Chatman refused to sign the August 2009 Memo in acknowledgement of its receipt and instead submitted to Johnson a written "Answer to Performance Counseling, " which made no reference to race or age. (Id. ¶ 19.) Chatman also verbally complained to Johnson that she thought it was unfair that she was receiving discipline for this incident when Clarke was not; Chatman perceived this as being "discrimination and unfair treatment, " but she did not mention race during this conversation. (Id. ¶ 20.)[6] Chatman also verbally complained to then-managing Morgan Lewis partner Barry Hartstein that she received discipline for following Clarke's instructions regarding the August 2009 project but Clarke did not receive discipline. (Id. ¶ 21.)[7]

C. April 2010 Performance Review

In April of 2010, Johnson gave Chatman her performance review for the prior calendar year (the "April 2010 Review."). Chatman received an overall rating of "Inconsistent, " which represented a lower rating than the "Fully Meets" overall rating she had received the prior year. (Id. ¶ 22.)[8] The narrative portions of the consensus review also included the following comments:

[Versie] is usually able to complete short term needs promptly, but longer term assignments i.e. filing and organizational projects, tend to take longer to complete than expected. As our evening floater, the bulk of Versie's work begins after 5pm, there should be ample time between her start time of 1pm and 5pm for her to complete longer term projects....
There have been times, however, when she has missed the mark on more complex assignments and/or not taken full ownership of assignments as addressed in a performance counseling memo in August 2009....
There are times, however, when she is hesitant or skeptical when asked to complete certain tasks or assist certain people....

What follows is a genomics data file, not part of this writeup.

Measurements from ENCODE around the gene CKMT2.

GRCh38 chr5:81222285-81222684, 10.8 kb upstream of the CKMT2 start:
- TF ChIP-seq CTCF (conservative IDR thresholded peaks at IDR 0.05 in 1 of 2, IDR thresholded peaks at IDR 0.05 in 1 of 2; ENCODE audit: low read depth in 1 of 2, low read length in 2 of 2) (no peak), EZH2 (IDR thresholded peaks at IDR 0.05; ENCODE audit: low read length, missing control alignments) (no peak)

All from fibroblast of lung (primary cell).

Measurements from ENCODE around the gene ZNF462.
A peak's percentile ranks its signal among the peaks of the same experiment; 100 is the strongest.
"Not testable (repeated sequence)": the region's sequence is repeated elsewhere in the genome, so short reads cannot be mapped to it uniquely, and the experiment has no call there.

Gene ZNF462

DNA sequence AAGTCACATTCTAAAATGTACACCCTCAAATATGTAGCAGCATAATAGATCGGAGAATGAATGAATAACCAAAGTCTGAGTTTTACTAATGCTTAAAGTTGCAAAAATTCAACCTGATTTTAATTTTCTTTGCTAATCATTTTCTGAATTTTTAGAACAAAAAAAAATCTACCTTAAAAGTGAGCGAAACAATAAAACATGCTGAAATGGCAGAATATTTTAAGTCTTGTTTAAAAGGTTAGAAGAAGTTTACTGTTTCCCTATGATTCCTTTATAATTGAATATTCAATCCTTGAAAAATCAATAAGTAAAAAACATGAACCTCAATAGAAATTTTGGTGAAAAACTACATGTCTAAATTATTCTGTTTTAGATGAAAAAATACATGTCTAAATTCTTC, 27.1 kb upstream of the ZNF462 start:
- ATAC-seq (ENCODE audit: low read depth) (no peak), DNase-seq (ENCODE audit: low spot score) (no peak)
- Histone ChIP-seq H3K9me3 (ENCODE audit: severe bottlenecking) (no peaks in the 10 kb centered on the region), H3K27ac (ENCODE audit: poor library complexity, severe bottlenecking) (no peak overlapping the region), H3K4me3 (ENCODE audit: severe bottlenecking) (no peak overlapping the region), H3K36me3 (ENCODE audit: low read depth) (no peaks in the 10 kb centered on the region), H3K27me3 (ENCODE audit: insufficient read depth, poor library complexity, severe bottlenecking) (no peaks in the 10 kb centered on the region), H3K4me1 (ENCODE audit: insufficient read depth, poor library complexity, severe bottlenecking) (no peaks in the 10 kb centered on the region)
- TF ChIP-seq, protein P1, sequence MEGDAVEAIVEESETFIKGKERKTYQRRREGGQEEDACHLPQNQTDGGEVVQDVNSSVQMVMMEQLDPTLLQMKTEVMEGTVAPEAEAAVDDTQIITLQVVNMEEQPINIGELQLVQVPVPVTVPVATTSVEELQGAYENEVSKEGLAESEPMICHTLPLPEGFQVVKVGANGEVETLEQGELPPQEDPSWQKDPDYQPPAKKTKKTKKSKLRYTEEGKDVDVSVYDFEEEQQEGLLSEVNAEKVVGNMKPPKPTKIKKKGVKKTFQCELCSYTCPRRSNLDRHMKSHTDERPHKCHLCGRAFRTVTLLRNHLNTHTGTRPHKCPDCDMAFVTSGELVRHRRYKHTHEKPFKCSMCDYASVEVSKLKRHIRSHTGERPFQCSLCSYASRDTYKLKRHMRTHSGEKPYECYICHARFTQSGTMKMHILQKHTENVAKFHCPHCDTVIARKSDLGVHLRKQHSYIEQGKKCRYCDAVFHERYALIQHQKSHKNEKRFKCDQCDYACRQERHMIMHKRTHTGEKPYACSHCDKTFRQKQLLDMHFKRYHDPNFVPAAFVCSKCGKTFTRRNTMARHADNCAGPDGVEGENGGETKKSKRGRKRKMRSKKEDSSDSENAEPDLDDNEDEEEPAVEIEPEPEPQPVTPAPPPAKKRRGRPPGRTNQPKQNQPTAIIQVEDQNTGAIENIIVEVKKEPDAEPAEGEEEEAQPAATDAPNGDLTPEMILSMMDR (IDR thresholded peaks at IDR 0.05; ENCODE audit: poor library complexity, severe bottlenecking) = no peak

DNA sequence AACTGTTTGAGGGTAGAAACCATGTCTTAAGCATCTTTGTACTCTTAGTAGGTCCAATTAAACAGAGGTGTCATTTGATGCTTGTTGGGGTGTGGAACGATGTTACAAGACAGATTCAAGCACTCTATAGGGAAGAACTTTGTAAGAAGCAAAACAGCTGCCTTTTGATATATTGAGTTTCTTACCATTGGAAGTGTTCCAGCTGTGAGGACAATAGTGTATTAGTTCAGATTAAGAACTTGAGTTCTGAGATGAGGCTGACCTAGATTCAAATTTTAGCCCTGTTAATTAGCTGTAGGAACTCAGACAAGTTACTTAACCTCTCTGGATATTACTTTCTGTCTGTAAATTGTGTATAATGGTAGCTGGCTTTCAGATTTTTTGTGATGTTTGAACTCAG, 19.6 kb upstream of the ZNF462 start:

Versie needs to take more ownership and think through assignments and consider how her part of the assignment fits into the big picture. Versie tends to only follow instructions rather than think through an assignment and ask questions when necessary....
[Versie] needs to work on ensuring that she is able to meet the non-routine, more complex work that typically arises during the workday.... To gain the confidence of the attorneys, Versie needs to use her time more efficiently and be more responsive, knowledgeable, efficient and consistent in the quality of her work.

(Id. )

On April 23, 2010, Chatman filed with the Equal Employment Opportunity Commission (the "EEOC") Charge of Discrimination No. 440201003718 (the "EEOC Charge"), alleging race and age discrimination and claiming she had "been subjected to increasing harassment and biases." (Id. ¶ 10.) On April 28, 2010, the EEOC issued a right to sue letter. (Id. )

D. June 2010 Performance Counseling Memorandum

On May 27, 2010, Chatman sent an email of approximately four single-spaced pages to Brandy Norman, another Morgan Lewis secretary, and copied approximately 18 other people, including Johnson, two staff members, and all Chicago legal secretaries. (Id. ¶ 24.) She sent the same four-page email to the same group of individuals again on June 1, 2010. (Id. ). Chatman intended these emails as a response to an email Norman had sent Chatman-and only to Chatman-on March 19, 2010. (Id. ) Norman is an African-American woman who was born in 1979. (Id. )

On June 14, 2010, Johnson gave Chatman a Performance Counseling Memorandum (the "June 2010 Memo") relating to the sending of inappropriate emails on May 27 and June 1, "which on both occasions, was disruptive to the office." (Id. ¶ 25.) The June 2010 Memo further noted that "[d]istributing this email twice to 17 people is an inappropriate use of the Firm's email systems and is indicative of your inability to handle difficult situations effectively. It also demonstrates a lack of judgment, an area which has been discussed with you [on three occasions]." (Id. ) Chatman refused to sign the Performance Counseling Memorandum in acknowledgement of its ...